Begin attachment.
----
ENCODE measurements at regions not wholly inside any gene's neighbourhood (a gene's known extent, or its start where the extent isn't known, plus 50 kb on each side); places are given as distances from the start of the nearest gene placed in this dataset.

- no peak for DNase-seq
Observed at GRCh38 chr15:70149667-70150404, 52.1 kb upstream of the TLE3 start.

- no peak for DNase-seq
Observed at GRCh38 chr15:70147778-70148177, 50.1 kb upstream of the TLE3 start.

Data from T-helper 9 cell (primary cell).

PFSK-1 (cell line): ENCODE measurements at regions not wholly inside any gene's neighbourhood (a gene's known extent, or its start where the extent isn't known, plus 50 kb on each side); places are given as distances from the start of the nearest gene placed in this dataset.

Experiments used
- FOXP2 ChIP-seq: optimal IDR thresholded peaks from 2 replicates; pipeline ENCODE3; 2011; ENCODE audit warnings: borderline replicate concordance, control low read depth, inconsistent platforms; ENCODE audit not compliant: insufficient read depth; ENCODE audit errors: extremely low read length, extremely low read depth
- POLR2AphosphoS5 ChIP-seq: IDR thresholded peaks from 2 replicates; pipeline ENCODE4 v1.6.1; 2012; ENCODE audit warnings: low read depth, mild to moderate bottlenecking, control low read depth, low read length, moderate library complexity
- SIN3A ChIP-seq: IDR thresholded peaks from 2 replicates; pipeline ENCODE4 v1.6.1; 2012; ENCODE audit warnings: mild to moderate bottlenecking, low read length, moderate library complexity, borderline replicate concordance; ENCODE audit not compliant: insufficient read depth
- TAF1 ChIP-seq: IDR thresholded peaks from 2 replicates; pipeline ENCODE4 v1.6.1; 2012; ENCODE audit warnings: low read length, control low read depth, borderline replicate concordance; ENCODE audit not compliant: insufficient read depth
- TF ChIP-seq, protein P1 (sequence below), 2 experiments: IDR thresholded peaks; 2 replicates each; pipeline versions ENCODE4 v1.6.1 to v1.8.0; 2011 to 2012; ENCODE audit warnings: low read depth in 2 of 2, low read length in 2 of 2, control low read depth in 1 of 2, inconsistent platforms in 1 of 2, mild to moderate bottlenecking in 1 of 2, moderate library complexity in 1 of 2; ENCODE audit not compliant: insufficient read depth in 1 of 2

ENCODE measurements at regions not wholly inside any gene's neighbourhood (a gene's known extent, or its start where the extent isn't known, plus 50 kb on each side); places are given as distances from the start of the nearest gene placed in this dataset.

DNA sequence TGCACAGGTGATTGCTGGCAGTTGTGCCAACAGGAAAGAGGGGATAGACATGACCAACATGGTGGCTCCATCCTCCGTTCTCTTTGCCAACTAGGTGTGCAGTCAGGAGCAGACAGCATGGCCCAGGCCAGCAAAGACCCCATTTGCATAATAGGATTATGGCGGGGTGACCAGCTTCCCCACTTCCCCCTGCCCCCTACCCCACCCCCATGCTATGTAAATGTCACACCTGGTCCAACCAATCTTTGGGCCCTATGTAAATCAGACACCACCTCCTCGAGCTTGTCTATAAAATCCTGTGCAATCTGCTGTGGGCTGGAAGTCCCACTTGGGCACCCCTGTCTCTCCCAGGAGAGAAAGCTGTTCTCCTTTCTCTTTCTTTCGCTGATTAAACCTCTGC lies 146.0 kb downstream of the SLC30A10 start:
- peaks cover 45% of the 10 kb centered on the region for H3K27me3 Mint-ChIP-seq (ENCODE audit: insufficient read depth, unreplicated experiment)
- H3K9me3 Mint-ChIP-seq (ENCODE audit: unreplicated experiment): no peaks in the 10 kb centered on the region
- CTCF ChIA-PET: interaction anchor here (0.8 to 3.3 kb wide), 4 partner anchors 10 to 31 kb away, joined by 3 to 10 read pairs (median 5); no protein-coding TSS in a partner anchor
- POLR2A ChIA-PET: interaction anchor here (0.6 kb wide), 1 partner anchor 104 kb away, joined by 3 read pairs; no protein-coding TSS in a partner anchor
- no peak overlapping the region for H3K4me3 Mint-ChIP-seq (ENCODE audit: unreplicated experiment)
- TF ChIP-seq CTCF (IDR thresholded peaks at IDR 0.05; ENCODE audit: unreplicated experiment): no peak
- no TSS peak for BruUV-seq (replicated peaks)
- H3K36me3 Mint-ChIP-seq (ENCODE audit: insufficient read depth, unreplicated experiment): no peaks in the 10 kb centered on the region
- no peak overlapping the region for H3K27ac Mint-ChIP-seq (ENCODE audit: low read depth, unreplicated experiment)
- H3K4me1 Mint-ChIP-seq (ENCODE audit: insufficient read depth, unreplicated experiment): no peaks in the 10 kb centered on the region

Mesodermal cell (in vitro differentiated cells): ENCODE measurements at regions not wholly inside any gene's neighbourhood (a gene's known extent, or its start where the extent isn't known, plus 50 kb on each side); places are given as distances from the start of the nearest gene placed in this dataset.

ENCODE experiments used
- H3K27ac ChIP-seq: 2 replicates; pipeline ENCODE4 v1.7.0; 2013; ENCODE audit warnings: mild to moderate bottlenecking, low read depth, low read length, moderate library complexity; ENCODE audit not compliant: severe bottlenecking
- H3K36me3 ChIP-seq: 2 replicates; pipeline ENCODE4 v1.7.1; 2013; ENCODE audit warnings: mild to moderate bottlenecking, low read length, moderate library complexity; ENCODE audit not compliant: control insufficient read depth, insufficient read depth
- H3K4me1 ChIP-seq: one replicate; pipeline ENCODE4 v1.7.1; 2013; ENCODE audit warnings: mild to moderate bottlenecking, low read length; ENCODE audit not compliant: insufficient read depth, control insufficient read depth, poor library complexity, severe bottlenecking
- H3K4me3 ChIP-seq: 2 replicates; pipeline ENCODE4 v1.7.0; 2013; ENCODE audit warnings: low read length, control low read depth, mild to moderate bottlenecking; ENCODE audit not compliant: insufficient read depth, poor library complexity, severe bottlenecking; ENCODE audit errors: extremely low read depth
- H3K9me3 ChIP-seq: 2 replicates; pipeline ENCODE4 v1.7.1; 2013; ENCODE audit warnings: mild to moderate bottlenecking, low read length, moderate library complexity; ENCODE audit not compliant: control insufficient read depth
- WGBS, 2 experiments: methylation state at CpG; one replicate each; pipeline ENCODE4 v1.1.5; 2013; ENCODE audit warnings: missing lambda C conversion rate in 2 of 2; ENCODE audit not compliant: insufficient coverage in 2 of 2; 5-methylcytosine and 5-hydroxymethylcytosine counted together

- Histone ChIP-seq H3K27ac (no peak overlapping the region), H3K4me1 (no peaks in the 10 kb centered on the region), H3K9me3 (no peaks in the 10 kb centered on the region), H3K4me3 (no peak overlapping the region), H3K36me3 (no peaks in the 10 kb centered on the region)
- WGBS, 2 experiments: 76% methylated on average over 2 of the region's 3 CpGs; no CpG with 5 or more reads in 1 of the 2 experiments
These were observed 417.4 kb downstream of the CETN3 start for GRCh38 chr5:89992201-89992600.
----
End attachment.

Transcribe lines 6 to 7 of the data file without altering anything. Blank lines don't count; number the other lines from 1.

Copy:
Data from T-helper 9 cell (primary cell).

PFSK-1 (cell line): ENCODE measurements at regions not wholly inside any gene's neighbourhood (a gene's known extent, or its start where the extent isn't known, plus 50 kb on each side); places are given as distances from the start of the nearest gene placed in this dataset.